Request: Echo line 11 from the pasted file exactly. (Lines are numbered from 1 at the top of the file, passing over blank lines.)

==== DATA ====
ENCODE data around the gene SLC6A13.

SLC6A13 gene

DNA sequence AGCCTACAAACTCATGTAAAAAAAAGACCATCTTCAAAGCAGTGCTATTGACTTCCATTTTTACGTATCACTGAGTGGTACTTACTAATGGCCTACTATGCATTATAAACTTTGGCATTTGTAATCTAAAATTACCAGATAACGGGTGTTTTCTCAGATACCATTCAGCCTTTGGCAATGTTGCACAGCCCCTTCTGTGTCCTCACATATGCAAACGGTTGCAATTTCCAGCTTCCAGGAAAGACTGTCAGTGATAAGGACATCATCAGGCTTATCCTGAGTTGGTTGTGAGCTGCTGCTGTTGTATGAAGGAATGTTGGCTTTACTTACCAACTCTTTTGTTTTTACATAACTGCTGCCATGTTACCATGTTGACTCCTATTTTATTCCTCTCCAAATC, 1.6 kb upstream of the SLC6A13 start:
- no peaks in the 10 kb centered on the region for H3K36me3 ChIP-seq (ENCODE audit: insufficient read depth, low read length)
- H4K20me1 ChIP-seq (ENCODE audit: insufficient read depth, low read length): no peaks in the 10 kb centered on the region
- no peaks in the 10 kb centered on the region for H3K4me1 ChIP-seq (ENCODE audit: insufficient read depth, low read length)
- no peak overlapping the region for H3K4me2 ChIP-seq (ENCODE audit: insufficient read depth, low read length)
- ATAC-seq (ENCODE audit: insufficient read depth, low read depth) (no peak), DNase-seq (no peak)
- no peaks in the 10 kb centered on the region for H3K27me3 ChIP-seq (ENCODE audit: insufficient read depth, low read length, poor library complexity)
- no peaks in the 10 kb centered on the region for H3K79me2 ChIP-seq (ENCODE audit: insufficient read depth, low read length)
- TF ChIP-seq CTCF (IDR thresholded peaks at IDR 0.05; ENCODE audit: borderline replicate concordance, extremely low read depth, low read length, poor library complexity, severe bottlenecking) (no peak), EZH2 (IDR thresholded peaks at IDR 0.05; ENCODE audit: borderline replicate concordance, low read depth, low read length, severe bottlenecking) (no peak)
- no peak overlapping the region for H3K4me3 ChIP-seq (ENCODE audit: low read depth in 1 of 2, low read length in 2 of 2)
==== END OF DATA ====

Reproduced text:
- TF ChIP-seq CTCF (IDR thresholded peaks at IDR 0.05; ENCODE audit: borderline replicate concordance, extremely low read depth, low read length, poor library complexity, severe bottlenecking) (no peak), EZH2 (IDR thresholded peaks at IDR 0.05; ENCODE audit: borderline replicate concordance, low read depth, low read length, severe bottlenecking) (no peak)